Why you may be hearing cicadas in France more this week

The noisy insects are found all over France but are particularly present in the south of the country

A cicada on a branch in the south of France

Cicadas, known in French as cigales, are large insects that make a distinctive noise that gets increasingly louder the hotter it gets.

France is bracing for a heatwave this week that could see temperatures climb to 40C or more in parts, and at least 30C everywhere else, meaning you might well hear the cicadas famously noisy serenade - the noise is made by males looking to attract females.

Read more: How hot will France’s heatwave be and how long will it last?

The insects automatically make their so-called ‘cymbal’ noise whenever the temperature reaches at least 22C and the volume can reach up to 90 decibels (as loud as a lawn mower or even a chainsaw).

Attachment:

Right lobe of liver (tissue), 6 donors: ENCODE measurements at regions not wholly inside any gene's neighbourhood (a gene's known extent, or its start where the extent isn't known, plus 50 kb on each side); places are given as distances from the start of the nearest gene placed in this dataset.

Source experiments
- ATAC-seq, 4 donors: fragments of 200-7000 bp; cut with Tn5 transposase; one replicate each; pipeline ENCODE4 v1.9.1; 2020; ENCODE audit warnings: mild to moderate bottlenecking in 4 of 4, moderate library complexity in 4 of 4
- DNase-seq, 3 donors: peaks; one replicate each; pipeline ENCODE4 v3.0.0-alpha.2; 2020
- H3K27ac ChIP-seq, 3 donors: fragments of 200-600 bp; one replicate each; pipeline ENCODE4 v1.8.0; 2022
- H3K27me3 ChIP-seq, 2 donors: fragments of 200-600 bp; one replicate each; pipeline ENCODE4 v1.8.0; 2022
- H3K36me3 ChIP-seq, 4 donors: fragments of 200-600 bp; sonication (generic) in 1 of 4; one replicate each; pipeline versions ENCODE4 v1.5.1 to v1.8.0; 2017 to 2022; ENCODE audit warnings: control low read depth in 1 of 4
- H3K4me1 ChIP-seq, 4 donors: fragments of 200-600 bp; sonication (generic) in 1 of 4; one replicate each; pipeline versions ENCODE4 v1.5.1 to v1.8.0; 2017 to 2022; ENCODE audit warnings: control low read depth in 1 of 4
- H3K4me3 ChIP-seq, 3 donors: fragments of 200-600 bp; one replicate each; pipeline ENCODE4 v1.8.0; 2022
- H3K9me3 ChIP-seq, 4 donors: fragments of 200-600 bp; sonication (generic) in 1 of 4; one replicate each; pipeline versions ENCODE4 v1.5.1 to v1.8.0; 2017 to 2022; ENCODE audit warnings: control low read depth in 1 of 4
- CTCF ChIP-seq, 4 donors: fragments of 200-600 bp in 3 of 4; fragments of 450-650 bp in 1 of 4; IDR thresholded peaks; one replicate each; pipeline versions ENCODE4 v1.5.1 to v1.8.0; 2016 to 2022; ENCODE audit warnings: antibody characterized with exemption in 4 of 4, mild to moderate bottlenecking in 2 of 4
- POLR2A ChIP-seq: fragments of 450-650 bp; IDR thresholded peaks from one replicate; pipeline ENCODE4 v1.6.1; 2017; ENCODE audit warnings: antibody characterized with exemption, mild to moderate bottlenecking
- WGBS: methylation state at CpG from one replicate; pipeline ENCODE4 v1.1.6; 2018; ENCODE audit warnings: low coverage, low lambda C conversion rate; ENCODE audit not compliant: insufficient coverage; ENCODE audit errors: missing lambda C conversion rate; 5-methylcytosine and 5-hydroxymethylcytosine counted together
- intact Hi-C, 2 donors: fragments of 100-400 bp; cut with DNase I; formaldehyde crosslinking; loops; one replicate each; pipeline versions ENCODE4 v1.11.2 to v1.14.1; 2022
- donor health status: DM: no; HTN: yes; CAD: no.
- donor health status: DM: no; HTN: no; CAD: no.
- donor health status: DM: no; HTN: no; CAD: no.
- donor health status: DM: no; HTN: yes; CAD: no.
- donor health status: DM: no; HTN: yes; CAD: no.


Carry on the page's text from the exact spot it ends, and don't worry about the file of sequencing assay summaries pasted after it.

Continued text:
“The hotter it gets, the more the season attracts the insects," Jean Mateo, director of the Vespiland Amateur Association of Insects, previously told local newspaper Le Var Matin.

"They then reproduce, and sing even louder. It all depends on the heat.”

The insects are found all over France but are particularly present in the south and in the south-eastern region of Provence.

Cicadas are not responsive to human attempts to move them on, as they do not respond effectively to outside noises or stimulus, but their noises should stop at about 22:00, when the temperature of the day goes down.

The animals are similar to crickets and grasshoppers, but they are said to ‘cymbal’ their muscles to make their unmistakable noise, rather than ‘chirrup’ using their back legs as the other animals do.

They also have different markings on their bodies, and cicadas have long wings, while crickets and grasshoppers do not.

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